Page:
Punjab Healthcare Commission (PHC) has rolled out the Minimum Service Delivery Standards (MSDS) for the Clinics of Family Physicians / General Practitioners (GPs) with a view to passing on the baton of quality to yet another tier of medical professionals, usually considered the point of the first contact for patients. Held in the private sector, the GP clinics are one of three categories of healthcare facilities run under the broad framework of the Outpatient Department (OPD). The other two being the healthcare establishments providing Single Specialty consultations, and the Multi-Specialty Clinics sometimes referred to polyclinics. The GPs, unlike the specialists/ consultants practicing at the single specialty or the multi-specialty clinics, generally hold only the basic qualification of MBBS/ MD, as recognized by the Pakistan Medical & Dental Council (PM&DC), with varied clinical experience /skills to diagnose ailments and prescribe treatment if the disease does not require specialised care or hospitalisation. In the case of patients having advanced or complicated disease, the GPs refer the patients to the concerned specialists or the adequate higher level of health facility and thus act as referral points for the secondary and tertiary level healthcare facilities for specialised care.

On the face of it, this looks like a simple interaction between two individuals, the patient and the doctor. At a deeper level, however, it is the beginning of a relationship built on trust and confidence. Because of the nature of the GP-patient relationship and the relative isolation in which the GPs function, quality care and ethics become rarely discussed issues. This makes developing the culture of clinical governance all the more important. The basic framework of the MSDS for GPs, comprising 18 standards and 47 indicators, cover all the administrative and clinical areas with a focus on quality and safe healthcare service to ensure patient safety.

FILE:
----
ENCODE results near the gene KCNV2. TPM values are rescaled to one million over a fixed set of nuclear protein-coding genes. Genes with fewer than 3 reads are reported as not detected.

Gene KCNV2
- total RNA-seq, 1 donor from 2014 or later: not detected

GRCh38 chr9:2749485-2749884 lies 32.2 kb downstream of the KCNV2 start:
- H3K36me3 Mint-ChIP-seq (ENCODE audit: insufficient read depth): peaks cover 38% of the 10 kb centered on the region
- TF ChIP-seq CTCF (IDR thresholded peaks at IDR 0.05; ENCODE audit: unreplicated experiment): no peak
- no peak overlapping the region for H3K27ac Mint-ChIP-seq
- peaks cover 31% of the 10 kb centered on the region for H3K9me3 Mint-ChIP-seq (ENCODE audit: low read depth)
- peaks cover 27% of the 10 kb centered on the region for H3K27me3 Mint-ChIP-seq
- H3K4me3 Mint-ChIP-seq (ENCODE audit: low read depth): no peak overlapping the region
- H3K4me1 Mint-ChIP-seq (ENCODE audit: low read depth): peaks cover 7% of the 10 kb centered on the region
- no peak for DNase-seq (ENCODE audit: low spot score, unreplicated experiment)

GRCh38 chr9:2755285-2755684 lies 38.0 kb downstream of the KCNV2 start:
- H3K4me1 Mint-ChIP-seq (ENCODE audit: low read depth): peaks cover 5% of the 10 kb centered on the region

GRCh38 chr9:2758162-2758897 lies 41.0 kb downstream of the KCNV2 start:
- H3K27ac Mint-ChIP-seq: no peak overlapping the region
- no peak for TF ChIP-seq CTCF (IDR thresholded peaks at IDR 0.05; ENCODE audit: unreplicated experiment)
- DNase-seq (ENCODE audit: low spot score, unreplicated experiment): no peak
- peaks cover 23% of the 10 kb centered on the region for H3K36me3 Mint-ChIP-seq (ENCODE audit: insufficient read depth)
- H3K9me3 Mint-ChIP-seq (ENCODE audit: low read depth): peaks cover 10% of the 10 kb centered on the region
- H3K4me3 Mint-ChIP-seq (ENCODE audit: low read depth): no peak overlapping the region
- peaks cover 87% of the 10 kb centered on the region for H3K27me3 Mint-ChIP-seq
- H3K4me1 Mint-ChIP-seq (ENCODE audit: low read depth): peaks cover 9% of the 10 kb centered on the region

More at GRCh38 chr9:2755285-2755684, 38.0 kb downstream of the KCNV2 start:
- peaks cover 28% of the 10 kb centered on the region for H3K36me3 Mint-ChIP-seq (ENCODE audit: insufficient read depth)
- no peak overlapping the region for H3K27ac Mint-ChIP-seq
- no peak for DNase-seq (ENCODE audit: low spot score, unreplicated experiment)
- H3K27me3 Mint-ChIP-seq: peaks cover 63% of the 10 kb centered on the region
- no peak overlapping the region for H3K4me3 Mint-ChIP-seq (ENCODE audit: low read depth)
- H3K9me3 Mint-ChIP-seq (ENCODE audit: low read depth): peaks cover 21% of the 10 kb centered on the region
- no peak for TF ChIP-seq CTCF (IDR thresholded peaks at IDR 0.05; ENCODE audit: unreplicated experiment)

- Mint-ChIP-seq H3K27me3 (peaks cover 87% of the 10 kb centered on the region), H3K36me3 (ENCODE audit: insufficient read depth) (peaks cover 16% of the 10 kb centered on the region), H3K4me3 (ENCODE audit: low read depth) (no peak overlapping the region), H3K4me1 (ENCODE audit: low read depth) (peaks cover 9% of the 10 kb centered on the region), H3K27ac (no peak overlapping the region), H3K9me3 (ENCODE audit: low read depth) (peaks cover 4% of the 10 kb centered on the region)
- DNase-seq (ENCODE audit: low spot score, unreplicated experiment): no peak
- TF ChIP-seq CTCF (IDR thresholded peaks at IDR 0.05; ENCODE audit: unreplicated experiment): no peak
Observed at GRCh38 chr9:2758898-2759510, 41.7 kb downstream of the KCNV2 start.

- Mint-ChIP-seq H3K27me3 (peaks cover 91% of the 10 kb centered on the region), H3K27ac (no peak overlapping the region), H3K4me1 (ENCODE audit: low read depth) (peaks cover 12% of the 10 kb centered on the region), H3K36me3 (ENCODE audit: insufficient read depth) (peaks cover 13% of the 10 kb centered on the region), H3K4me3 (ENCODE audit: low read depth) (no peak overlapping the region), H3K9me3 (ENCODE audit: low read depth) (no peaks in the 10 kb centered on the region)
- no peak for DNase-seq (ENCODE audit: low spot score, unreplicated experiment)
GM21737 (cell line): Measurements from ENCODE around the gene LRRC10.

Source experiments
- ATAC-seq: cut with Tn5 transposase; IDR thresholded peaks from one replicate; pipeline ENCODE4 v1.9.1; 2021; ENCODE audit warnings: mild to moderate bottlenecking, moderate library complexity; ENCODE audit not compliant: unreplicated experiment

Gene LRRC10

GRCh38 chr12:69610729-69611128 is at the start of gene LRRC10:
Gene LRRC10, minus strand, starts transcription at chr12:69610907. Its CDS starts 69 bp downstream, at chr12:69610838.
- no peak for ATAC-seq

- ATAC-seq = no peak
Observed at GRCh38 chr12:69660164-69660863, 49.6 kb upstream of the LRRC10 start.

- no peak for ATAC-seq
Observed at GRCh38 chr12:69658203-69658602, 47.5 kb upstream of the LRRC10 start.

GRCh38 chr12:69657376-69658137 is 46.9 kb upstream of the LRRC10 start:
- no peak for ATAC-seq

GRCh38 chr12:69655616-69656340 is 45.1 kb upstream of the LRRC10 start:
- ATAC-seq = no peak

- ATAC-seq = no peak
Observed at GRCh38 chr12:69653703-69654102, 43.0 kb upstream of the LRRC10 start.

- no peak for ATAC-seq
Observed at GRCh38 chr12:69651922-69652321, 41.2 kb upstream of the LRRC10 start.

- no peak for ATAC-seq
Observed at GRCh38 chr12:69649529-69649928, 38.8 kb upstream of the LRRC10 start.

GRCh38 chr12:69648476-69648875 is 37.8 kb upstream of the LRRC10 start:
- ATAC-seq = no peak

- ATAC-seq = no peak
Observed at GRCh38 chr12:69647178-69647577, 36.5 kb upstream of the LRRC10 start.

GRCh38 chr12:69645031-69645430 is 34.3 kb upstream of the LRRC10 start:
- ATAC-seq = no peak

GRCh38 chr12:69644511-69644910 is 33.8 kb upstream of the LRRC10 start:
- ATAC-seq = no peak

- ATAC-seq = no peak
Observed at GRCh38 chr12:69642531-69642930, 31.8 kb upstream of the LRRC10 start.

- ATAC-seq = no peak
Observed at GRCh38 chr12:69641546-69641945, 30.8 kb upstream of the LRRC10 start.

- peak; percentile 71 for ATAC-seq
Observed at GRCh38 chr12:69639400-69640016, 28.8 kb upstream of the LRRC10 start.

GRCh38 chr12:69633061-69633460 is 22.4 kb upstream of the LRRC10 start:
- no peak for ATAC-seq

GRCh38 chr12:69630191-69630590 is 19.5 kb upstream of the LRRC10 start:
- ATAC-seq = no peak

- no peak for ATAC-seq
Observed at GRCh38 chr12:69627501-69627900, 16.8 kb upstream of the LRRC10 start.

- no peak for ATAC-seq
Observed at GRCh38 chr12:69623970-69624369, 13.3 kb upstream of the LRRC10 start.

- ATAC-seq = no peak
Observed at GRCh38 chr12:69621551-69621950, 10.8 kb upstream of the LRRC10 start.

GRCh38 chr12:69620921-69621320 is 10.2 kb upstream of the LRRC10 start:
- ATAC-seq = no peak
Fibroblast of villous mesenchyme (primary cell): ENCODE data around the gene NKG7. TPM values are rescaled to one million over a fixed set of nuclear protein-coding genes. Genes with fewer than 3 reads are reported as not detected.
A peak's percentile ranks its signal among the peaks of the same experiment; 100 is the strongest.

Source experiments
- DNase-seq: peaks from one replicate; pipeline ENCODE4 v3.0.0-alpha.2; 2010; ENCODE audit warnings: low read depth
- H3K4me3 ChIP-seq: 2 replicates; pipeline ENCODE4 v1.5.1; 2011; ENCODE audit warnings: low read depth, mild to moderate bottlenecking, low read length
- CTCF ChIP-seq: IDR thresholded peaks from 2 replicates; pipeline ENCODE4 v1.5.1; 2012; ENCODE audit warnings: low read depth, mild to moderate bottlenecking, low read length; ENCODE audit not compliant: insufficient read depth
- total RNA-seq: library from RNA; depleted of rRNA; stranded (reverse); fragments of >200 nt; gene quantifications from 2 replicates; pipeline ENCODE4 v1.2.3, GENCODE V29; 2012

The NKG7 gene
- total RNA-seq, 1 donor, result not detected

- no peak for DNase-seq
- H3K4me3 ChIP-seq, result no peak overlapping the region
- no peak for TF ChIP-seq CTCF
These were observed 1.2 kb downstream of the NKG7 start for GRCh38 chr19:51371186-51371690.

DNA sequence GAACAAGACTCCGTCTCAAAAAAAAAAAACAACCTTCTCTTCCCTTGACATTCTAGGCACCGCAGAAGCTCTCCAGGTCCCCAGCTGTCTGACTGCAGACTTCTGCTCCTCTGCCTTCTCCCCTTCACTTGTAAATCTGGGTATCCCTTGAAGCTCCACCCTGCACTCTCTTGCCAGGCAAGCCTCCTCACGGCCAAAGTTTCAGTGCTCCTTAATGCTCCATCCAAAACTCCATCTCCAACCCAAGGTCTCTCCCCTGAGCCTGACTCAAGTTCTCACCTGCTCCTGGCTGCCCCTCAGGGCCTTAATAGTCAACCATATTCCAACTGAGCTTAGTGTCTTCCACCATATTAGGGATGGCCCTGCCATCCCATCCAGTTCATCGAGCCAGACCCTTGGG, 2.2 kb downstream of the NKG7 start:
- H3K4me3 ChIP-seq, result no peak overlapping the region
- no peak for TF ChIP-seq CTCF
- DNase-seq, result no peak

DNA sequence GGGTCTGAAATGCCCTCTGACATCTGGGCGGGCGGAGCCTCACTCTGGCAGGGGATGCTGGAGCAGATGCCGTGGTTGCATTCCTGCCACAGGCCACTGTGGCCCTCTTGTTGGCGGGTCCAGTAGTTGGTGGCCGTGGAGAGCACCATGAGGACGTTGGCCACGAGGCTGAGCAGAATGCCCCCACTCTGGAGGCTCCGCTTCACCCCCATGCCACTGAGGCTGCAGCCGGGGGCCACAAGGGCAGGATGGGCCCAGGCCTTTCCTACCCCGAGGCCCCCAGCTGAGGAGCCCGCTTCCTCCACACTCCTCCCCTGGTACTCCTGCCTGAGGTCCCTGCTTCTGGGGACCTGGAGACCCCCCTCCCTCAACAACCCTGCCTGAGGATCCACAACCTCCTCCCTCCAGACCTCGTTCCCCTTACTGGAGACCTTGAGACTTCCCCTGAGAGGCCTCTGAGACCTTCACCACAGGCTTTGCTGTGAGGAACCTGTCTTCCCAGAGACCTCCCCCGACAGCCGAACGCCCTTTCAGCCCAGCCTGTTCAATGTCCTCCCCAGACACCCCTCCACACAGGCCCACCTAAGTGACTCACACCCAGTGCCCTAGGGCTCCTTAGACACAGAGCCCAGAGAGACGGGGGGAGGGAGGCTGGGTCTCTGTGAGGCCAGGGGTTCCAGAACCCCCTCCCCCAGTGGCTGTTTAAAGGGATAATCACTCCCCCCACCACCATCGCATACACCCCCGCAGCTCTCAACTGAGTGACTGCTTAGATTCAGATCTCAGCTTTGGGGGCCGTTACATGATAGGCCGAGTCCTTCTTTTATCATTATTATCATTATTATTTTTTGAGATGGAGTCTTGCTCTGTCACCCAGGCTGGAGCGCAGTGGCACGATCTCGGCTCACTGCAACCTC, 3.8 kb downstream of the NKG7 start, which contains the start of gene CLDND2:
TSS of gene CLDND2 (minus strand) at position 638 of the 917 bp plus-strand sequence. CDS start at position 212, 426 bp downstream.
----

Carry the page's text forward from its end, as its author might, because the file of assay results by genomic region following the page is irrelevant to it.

Before moving further, it is important to distinguish between the roles of the Pakistan Medical and Dental Council and the Punjab Healthcare Commission. The former has the mandate to register the medical degrees of the doctors and issue a certificate of registration to enable them to practice, while the Punjab Healthcare Commission is mandated to regulate the Healthcare Establishments, which includes the infrastructure, the support functions as well as the actual delivery of healthcare services.

The ultimate objective of the Commission, as enshrined in the PHC Act, is the licensing of HCEs to improve the quality of healthcare. To become eligible for a license an HCE is required to implement quality indicators delineated in the concerned MSDS with an objective to streamline the delivery of healthcare services.

The Punjab Healthcare Commission was established as an independent health regulatory body under the PHC Act 2010, for the improvement of healthcare service delivery in Punjab through introducing a culture of clinical governance and ensuring the provision of standardised healthcare services at all healthcare establishments, both public and private, to ensure patient safety.